It will be more like this. What do you want to unpack today? Should we unpack the cookbooks? Okay, let's bring back boxes 10 through 12 and number 55. Then another day, it will be boxes 90 - 100. And so on.
We have an eye toward our future experience when we embrace No Scary Boxes. We have enough on our plates. We don't need to be unpacking any box with a sense of dread. Dread that comes from not liking what's in there, but being unable to let go. Dread that comes from having packed something that feels unmanageable. Dread that comes from simply putting things in a box and deferring the decision making process by procrastination. Dread that comes from a random and disparate collection of items that don't have a home. Dread that comes from a guilty place.
Some boxes are straight forward and never had the potential to become scary anyway. Boxes of alphabetized music. Boxes of files that can go into deep storage, and boxes of files still active. A box of special children's books we want to save.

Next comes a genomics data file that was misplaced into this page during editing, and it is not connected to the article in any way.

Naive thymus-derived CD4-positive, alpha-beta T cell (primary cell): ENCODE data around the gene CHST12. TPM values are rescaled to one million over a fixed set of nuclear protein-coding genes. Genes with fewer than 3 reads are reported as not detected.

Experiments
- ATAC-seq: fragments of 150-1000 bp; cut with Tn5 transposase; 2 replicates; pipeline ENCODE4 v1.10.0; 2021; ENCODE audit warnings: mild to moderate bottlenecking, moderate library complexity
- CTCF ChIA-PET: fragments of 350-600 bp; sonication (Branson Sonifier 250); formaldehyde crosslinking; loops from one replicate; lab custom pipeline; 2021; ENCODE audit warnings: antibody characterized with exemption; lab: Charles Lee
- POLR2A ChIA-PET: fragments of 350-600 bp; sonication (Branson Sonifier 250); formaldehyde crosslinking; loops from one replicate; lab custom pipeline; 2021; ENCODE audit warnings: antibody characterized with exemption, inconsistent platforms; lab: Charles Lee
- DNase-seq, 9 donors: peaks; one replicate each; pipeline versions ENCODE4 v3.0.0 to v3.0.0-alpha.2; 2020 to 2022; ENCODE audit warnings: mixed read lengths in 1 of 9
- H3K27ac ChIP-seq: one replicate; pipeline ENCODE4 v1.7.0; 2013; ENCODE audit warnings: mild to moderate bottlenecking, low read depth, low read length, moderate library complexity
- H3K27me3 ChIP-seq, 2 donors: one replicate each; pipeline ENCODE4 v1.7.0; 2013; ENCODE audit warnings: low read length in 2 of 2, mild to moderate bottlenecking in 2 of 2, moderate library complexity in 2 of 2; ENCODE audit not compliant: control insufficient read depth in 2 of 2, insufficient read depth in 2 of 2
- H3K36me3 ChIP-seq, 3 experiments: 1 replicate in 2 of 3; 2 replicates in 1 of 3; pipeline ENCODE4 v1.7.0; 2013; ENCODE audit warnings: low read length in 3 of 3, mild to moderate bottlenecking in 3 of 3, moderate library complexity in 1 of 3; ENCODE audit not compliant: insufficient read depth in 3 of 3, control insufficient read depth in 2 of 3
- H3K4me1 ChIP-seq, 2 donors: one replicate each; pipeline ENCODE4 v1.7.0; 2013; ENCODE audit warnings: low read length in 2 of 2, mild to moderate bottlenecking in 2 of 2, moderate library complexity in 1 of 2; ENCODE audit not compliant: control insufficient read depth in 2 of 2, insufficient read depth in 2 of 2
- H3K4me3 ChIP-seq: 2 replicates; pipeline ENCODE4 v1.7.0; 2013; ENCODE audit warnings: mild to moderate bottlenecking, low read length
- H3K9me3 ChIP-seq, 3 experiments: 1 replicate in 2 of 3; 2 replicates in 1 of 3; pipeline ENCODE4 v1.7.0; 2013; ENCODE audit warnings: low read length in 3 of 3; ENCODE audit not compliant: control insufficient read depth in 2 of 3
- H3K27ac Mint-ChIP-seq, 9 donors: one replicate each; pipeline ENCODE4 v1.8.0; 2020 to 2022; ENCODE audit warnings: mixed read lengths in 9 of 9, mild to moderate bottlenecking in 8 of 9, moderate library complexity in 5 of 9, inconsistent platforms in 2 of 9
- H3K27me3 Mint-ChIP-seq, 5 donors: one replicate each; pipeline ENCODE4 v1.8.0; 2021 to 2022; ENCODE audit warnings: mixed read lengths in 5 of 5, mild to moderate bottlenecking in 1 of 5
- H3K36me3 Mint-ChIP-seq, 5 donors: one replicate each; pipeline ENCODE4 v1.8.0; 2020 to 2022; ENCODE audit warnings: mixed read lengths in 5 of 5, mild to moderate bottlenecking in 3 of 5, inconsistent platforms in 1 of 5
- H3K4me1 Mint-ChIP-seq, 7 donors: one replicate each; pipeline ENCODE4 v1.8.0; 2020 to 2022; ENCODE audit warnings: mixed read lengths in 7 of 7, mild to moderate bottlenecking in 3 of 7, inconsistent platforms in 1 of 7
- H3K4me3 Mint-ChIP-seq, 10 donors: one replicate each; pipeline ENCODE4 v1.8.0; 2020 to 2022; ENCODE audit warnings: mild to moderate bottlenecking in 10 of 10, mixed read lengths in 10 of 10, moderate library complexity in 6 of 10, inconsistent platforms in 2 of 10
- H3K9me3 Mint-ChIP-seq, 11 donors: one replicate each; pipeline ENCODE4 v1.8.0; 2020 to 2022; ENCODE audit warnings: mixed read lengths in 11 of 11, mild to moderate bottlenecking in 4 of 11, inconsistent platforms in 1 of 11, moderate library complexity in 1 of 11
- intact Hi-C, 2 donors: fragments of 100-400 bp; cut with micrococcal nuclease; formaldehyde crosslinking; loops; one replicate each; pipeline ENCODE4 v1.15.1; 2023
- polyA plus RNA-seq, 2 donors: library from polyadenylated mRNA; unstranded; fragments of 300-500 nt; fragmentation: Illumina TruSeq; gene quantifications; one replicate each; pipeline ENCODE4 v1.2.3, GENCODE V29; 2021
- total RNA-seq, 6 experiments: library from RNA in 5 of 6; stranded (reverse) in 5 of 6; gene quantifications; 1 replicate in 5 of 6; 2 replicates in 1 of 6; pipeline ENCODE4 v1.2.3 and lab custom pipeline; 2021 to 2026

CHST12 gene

But there's another box that could have been scary but isn't. This box contains my children’s baby books and loose photographs of Hannah and Noah. The baby books are all partially filled out. The photographs in this box are not in albums.
If you asked me what kind of mom I would turn out to be early in motherhood, I would have predicted that I’d be the kind of mom who would fill out the baby books all the way. I also would have predicted that I’d be the kind of mom that would put photographs of my children in albums.
Indeed, I was this kind of mom. My prediction turned out to be correct – in the beginning.
When Jacob was born I filled out the baby book I received for my shower. I painstakingly recorded every milestone. This baby book extends until the age of three. Jacob died when he was two and a half. So I have this unfinished baby book.
Jeremy and I chose beautiful baby books for Hannah and Noah. Even though these children are healthy and just kept growing and growing, the baby book notations stopped before the end of the books.